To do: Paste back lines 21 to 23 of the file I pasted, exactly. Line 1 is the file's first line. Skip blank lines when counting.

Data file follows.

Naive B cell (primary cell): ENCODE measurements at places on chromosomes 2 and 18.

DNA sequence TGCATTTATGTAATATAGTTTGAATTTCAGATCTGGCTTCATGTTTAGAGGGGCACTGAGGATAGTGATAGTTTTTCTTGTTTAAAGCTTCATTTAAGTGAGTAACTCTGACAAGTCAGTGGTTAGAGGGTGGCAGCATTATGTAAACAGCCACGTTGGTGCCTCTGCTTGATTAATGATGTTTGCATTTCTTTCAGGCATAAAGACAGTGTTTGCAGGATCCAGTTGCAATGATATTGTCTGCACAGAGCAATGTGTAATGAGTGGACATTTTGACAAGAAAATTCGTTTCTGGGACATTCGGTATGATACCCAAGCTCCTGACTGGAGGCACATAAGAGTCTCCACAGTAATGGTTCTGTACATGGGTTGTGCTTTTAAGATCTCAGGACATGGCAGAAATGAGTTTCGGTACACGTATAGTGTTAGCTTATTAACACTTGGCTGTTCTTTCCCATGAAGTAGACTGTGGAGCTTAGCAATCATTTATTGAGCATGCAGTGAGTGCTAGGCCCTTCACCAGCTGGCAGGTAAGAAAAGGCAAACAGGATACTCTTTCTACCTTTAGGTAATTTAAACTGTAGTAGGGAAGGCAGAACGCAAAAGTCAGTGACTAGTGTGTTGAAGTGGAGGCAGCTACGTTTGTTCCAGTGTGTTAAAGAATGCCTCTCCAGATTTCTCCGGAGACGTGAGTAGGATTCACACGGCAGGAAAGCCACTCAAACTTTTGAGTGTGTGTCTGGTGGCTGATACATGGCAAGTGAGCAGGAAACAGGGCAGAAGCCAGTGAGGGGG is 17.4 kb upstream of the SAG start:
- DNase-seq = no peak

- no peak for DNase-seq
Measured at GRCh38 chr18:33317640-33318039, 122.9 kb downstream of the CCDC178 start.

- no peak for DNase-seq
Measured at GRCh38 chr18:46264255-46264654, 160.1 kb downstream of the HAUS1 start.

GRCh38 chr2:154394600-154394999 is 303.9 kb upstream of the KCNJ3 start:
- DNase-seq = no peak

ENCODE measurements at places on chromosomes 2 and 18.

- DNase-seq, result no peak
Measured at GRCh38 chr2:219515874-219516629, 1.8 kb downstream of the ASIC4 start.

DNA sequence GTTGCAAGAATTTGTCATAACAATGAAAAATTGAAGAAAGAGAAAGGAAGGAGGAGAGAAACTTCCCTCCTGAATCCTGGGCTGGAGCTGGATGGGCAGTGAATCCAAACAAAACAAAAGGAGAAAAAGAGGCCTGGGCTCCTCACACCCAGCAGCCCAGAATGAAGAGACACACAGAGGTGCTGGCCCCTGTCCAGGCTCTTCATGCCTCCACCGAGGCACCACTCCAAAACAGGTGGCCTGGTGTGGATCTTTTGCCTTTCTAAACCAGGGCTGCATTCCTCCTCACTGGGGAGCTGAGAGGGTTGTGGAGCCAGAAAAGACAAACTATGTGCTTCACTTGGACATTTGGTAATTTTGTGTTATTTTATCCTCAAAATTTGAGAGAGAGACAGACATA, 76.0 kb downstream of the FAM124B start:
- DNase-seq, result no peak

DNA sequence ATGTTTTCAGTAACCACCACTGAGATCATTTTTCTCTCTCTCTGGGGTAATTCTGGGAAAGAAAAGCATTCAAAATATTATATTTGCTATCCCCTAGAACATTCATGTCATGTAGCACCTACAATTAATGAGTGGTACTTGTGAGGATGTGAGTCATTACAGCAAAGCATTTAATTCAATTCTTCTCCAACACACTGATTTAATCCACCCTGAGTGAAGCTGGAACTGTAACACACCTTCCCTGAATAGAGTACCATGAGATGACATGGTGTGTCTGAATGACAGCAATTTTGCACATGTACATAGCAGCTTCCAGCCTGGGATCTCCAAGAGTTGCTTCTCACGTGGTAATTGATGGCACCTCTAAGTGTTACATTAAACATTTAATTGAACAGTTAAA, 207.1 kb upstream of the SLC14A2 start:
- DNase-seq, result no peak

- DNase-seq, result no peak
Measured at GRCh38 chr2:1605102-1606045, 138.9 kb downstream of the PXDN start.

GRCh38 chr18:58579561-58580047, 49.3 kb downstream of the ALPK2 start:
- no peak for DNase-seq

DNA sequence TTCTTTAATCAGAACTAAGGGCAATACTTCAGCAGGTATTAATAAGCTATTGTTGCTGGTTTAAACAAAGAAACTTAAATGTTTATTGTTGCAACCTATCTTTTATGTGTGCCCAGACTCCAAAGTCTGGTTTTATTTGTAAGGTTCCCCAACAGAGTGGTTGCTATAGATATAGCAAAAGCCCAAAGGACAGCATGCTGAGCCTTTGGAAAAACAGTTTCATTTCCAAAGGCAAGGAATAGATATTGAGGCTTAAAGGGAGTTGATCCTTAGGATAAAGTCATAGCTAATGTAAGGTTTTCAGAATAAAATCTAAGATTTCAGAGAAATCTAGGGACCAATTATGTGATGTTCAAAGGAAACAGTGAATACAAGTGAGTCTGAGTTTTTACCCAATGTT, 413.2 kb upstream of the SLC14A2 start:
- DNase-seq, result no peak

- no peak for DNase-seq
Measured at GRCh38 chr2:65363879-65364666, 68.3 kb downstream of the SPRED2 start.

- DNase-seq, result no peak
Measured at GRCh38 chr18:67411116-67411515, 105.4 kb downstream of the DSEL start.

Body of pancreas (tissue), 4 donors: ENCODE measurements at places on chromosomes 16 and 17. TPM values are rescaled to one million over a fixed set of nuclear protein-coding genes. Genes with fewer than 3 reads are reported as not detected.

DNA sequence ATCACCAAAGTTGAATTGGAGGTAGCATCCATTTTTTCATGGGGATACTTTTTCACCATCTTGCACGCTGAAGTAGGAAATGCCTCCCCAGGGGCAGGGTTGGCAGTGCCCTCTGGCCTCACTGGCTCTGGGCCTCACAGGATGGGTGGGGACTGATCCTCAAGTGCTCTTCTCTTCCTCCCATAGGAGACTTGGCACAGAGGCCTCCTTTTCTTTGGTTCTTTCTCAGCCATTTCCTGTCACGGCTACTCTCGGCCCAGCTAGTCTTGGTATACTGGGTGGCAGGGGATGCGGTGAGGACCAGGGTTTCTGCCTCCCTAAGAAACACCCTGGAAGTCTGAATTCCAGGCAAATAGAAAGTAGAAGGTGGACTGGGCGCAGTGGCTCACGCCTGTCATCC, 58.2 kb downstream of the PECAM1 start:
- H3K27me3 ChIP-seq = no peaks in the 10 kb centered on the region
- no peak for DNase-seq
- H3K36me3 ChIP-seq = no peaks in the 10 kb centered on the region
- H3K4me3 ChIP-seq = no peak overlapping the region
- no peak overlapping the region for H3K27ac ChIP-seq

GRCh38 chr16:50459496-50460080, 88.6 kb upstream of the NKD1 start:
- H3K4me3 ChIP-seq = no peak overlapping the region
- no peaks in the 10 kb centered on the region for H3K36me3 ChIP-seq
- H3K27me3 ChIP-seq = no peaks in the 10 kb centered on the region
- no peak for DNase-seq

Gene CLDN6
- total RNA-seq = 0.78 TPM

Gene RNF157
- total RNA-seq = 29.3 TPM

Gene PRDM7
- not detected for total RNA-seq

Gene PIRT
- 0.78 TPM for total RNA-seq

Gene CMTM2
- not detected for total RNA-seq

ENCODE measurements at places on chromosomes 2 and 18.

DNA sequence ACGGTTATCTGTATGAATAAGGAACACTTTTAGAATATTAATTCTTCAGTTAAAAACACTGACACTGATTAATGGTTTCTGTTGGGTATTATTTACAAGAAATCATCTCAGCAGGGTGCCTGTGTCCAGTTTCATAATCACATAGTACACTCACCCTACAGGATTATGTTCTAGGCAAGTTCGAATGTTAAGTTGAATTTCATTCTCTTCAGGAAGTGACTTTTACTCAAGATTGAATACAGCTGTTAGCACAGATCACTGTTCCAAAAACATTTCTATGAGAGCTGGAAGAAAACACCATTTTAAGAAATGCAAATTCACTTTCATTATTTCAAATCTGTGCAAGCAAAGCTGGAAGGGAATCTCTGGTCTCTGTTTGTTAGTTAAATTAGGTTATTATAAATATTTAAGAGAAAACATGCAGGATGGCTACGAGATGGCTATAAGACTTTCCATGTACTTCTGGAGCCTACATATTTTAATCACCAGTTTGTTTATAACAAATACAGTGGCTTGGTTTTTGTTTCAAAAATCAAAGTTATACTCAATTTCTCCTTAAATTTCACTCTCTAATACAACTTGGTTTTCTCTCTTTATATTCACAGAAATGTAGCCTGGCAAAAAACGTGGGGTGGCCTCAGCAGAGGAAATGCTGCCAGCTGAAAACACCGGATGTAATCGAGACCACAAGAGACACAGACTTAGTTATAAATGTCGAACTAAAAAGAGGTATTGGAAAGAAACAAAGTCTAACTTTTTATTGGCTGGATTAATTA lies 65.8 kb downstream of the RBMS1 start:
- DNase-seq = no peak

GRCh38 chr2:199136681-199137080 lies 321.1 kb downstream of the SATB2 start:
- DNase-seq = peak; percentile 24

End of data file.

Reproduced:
DNA sequence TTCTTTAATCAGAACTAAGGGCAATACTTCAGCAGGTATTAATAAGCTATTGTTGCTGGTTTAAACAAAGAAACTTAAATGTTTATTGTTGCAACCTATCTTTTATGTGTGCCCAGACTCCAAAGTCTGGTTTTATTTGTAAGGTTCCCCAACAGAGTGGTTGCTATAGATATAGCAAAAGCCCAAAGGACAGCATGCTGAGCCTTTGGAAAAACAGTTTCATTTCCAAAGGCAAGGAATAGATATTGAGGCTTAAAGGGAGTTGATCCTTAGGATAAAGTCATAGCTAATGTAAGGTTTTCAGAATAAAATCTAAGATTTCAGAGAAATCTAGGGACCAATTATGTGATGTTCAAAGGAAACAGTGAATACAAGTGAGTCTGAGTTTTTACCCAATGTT, 413.2 kb upstream of the SLC14A2 start:
- DNase-seq, result no peak

- no peak for DNase-seq